The FBI is currently investigating hundreds of infections tied to a mysterious family of Mac-based malware called "FruitFly."
When asked about the threat, a spokesperson for the Bureau told Motherboard that "as a matter of longstanding policy, the FBI neither confirms nor denies the existence of investigations." But two security researchers say the FBI is indeed investigating the malware.
One of the researchers, Malwarebytes's Thomas Reed, discovered the first variant of FruitFly back in January 2017. At the time, he described the threat as "a piece of malware unlike anything I’ve seen before, which appears to have actually been in existence, undetected, for some time."
FruitFly 1 is "extremely simplistic on the surface," in Reed's estimation. But it distinguishes itself by its use of "ancient" functions to capture screenshots and obtain webcam access. The malware's binary also contains libjpeg, open source code which hasn't received an update since 1998.
None of this necessarily means FruitFly is an old threat. But it certainly could have been around for decades. If that is the case, the question is how it could have survived that long while evading detection.
Reed has an answer:
"The only reason I can think of that this malware hasn’t been spotted before now is that it is being used in very tightly targeted attacks, limiting its exposure. There have been a number of stories over the past few years about Chinese and Russian hackers targeting and stealing US and European scientific research. Although there is no evidence at this point linking this malware to a specific group, the fact that it’s been seen specifically at biomedical research institutions certainly seems like it could be the result of exactly that kind of espionage."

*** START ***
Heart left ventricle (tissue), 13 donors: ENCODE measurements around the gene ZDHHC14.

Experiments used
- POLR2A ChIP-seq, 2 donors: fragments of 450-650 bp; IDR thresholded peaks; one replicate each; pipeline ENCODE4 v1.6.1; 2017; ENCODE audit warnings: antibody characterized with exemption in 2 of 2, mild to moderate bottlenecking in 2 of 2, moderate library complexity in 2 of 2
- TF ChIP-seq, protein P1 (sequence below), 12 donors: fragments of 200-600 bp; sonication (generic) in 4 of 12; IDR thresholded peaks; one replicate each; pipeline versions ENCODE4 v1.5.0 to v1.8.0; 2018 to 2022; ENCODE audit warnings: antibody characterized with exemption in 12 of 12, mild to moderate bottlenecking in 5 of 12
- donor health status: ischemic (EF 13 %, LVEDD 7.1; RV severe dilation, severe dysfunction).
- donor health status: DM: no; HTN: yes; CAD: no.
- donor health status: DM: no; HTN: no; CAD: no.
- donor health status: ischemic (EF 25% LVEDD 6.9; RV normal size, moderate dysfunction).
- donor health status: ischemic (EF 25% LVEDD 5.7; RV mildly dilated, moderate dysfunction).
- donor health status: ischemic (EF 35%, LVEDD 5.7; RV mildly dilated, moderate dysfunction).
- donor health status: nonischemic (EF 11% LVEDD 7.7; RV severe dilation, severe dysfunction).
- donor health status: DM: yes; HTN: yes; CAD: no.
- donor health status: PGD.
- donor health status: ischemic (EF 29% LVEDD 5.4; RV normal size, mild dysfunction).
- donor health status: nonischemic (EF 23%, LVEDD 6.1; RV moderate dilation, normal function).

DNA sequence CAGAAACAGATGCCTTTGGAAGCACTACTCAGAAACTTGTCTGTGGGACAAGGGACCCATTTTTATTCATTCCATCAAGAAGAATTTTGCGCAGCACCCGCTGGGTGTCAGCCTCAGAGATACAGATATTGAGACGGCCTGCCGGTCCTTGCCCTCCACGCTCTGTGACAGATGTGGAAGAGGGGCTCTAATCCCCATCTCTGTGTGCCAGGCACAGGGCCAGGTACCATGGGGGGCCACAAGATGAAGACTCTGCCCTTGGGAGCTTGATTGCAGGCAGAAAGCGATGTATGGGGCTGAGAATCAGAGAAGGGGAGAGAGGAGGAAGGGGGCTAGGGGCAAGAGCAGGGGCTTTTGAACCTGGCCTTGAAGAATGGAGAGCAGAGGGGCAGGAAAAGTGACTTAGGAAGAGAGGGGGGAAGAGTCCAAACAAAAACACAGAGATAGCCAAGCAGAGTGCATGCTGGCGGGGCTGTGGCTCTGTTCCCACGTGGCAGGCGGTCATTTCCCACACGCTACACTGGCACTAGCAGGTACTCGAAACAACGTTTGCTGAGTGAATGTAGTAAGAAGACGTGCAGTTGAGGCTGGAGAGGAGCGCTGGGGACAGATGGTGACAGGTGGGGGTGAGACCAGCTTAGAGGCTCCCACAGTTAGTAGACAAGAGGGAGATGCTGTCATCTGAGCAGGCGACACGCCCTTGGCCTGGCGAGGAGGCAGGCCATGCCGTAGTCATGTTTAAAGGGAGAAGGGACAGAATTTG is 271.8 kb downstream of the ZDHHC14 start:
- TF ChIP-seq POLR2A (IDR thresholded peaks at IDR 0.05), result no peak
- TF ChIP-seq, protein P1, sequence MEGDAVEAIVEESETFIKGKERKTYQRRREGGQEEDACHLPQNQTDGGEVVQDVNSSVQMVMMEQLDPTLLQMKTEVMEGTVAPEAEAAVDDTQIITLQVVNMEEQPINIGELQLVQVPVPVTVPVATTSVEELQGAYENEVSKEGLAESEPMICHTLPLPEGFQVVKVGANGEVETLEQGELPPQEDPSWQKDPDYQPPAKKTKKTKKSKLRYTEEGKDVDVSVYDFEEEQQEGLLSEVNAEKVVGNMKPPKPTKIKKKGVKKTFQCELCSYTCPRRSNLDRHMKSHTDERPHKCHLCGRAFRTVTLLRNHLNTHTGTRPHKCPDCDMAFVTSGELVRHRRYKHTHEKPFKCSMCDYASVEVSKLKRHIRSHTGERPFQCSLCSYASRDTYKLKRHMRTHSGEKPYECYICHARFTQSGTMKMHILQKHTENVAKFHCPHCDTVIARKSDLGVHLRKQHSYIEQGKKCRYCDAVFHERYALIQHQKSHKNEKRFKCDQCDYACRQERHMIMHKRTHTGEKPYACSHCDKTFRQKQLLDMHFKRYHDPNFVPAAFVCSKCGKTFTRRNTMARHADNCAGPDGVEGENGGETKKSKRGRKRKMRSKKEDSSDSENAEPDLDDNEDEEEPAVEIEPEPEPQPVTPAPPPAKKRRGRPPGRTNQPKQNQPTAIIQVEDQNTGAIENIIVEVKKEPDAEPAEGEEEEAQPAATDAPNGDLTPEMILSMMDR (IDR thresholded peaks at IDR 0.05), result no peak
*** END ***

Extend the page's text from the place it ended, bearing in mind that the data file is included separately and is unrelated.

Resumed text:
Reed ultimately told Apple about FruitFly 1, which issued a patch for the malware and told the Malwarebytes researcher that the FBI was investigating.
Patrick Wardle, a developer of Mac-based security tools, came across FruitFly 2 and quickly learned that the malware was using backup servers to send victims' stolen information back to its creators. Wardle therefore decided to register one of those backup domains. When he fired up the command and control (C&C) server, he received information on 400 Mac users who had fallen victim to the malware.
Unlike the victims of FruitFly 1, those ensnared by FruitFly 2 mainly consisted of average users living in the United States and Canada. Wardle made a note of these infections and reported them to the FBI.
Given the variations between FruitFly 1 and FruitFly 2, neither Wardle nor Reed know how the malware gets onto a victim's computer or who's behind it. But they do know one thing: it demonstrates the extent to which EVERYONE, including Mac users, is vulnerable to malware. As Wardle told Motherboard:
"If there are hackers out there who are specifically targeting families or individual Mac users, that kinda makes my stomach turn. People need to be really cautious when they use their computers, when their kids use their computers. Just because they have a Mac, it doesn't mean that they're safe."
With that in mind, Mac users should make sure they follow security best practices on their machines. Those measures include installing an anti-virus solution onto their computers, updating their systems on a regular basis, and exercising caution around suspicious links and email attachments. For more targeted security protection against threats like ransomware and webcam-piggybacking malware, check out Wardle's security tools here.